In the late 19th Century, a teenage boy arrived in Victoria from China and began working in a store owned by members of his family. A year later Ling Lam moved to Vancouver where he studied English at the Chinese Methodist Church and worked in the canneries in Steveston. He started out in business by teaching himself how to bake bread and peddled buns door-to-door around Steveston. In 1895 he bought property and opened a store which became one of those places that embeds itself into a community’s collective memory.
Ling Lam named his business Hong Wo, meaning “Peace Together” or “Living in Harmony”. Located outside the dyke near the foot of Trites Road and near the Nelson Brothers Cannery, the place was a true General Store. If you couldn’t get what you needed at the Hong Wo Store, you probably couldn’t get it anywhere. The building was located adjacent to a wharf where fishboats could tie up and get supplies before the next fisheries opening. To streamline the process an order form was developed and issued to the fisherman who could check off the items they needed and the order would be ready for pickup at the specified time. He sold provisions to fishermen, canneries, boatbuilders, farmers and the general public.
The lot that Mr. Lam had built his store on was approximately 235 feet wide by 425 feet long (2.27 acres), and extended over the dyke to the high water line. Mr. Lam also acquired acreage north of that lot which was bordered on the north side by the CN Railway right-of-way and on the east by Trites Road (1.3 acres). Open fields to the north of the railway line (11.03 acres) became his farmlands, another arm of his business.
Once Ling Lam had his retail and farming businesses running, he returned to China to get married. When he was joined by his wife in Canada they lived in an apartment above the store. Around 1908 the store was destroyed by fire and the family moved into a cannery house until the new store was built. The Lam children walked three miles along the dyke into Steveston to go to school. With the business and farm prospering, Mr. Lam moved the family into a house in East Vancouver around 1914.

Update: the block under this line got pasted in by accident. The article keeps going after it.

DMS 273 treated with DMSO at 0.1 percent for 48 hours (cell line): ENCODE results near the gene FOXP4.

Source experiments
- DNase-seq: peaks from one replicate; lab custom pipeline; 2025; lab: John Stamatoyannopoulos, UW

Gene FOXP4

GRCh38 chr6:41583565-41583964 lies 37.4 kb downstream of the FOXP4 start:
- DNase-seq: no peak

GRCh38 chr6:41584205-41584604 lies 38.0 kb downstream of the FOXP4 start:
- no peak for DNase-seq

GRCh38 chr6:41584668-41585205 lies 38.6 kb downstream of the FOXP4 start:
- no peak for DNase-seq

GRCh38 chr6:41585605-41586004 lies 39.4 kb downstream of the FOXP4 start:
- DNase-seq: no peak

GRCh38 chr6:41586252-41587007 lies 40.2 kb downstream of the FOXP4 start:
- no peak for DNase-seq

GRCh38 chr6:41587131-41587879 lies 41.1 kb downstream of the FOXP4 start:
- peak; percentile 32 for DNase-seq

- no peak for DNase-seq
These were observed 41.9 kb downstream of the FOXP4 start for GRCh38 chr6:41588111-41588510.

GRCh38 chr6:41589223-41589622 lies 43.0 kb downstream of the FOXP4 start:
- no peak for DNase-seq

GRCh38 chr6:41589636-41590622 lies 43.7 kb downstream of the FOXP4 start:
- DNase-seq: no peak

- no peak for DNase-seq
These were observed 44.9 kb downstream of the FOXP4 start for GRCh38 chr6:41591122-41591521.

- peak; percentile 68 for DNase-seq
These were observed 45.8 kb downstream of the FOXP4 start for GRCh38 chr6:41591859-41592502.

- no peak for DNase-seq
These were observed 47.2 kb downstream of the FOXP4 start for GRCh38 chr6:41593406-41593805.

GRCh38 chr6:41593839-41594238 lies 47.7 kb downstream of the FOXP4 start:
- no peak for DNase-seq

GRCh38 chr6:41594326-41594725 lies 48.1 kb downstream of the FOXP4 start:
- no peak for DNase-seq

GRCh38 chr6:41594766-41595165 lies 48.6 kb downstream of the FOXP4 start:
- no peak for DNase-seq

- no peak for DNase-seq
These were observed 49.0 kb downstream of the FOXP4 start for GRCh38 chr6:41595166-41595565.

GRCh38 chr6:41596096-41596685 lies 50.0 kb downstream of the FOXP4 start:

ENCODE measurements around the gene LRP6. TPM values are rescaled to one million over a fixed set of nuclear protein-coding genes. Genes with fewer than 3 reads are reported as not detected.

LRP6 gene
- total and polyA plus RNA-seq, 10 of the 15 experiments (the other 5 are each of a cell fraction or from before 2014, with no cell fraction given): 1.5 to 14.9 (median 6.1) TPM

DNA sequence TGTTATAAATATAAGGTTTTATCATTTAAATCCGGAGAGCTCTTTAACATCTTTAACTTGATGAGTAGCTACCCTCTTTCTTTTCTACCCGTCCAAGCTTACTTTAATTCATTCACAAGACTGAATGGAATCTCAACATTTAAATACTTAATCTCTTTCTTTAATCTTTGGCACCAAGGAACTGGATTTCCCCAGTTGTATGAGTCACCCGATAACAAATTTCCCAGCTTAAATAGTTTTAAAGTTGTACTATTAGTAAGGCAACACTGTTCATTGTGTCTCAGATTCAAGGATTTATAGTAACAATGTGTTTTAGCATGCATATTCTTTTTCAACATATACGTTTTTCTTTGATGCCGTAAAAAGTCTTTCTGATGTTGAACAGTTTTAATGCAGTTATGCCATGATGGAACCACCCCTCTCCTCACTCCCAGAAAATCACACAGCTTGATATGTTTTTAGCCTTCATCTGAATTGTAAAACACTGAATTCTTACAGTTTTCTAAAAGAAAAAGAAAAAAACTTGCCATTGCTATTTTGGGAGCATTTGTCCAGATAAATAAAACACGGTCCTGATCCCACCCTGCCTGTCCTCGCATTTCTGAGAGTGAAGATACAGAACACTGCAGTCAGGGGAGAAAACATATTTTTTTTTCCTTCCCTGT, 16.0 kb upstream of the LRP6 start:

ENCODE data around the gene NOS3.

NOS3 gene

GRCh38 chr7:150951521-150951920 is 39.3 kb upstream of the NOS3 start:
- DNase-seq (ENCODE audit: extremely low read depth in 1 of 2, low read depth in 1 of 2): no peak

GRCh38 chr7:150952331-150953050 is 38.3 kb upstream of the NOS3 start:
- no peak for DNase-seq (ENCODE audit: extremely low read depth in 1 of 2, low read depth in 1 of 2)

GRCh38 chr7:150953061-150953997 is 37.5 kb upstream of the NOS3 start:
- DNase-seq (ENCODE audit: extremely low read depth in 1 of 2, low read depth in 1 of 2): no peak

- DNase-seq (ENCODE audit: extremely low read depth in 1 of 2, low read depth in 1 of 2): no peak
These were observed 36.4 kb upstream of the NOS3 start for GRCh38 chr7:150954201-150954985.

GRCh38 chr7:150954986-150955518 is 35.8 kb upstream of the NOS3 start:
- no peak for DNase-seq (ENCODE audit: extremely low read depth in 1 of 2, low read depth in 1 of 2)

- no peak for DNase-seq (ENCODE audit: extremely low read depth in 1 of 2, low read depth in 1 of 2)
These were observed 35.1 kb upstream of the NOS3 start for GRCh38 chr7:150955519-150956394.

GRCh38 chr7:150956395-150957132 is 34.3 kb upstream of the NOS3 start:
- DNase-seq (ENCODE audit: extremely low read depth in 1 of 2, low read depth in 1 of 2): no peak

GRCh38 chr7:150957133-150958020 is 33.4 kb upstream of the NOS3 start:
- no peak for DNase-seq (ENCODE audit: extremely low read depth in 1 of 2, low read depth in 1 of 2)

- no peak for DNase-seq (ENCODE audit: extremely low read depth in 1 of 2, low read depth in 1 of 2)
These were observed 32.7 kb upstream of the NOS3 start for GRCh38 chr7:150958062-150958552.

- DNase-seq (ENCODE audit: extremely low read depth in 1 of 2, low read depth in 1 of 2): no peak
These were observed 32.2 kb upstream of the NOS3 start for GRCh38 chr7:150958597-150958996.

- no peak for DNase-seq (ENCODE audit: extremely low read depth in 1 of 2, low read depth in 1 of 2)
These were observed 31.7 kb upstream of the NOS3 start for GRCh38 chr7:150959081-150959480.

To order stock for the store in the early days, Mr. Lam would ride a bike to New Westminster to his supplier’s offices. The order for the season would be delivered by boat to the wharf and shed behind the store. The bicycle was eventually retired when a telephone was hooked up in the store, one of the first in Richmond, and orders could be phoned in.
Around 1914 Mr. Lam began to act as a labour contractor to two canneries, providing seasonal Chinese workers. He also employed the workers on his farms, supplying accommodations, food and a cook for a temporary crew of about 30 during the growing season and harvest. A full time foreman, assistant and truck driver were also employed.
During its peak, the farms owned by Mr. Lam produced tomatoes from about 30 greenhouses. Potatoes and beans were grown in the open fields along with a large crop of cucumbers for pickles. A complex of buildings was built on the lots south of the rail line. These included a pickle factory, complete with at least 20 eight-foot deep concrete vats for brining, storage buildings and greenhouses. Several bunkhouses were located on the property as well as a cookhouse with a large brick and metal wok and a building where barrels were assembled. Mr. Lam also invented a machine to sort cucumbers for dill pickles, a product which formed a large part of his farming business.
As reported by his daughter Jessie Lam Ross in a 1968 Richmond Review newspaper article, “He was a big name among the Chinese growers. He contracted with Empress, Royal City, Nalley’s, and other companies, and kept about 250 acres under cultivation in Steveston. Day and night he was on the go. He used to haul cukes in and pile them in huge stacks for the dill pickles.”
Ling Lam was also very active in Vancouver’s Chinese community, acting as the chairman of the Chinese Merchant’s Association, serving as an Elder in the Chinese United Church and starting the Chinese Farmer’s Association. He was known as a dedicated, principled, hard working man.
“I never saw him in work clothes,” his daughter Jessie remembered,” He always wore a blue serge suit and, in the summer, a shirt and tie and blue serge pants. He only took two holidays in his life, and then it was to go to California to look for seeds.”
After Mr. Lam’s death in 1939, his son George Lam and daughter Jessie Lam Ross took over his business, operating his store until 1971. With the store’s closure the property and buildings on it began to deteriorate, causing concern for the owners of nearby cannery buildings after several fires had been extinguished by the Richmond Fire Department. Efforts by the Steveston Historical Society to have the Hong Wo buildings declared a heritage site proved to be in vain and the store and surrounding buildings were destroyed in 1977.
While the Hong Wo Store has been gone for nearly half a century its 75 years of service to industry and community make it one of the unique components of Richmond’s history. The store’s story and that of Ling Lam, a self-made man who built a thriving business from humble beginnings, are memorialized in a sign at the corner of Trites Road and Westwater Drive near the location of his pickle factory.
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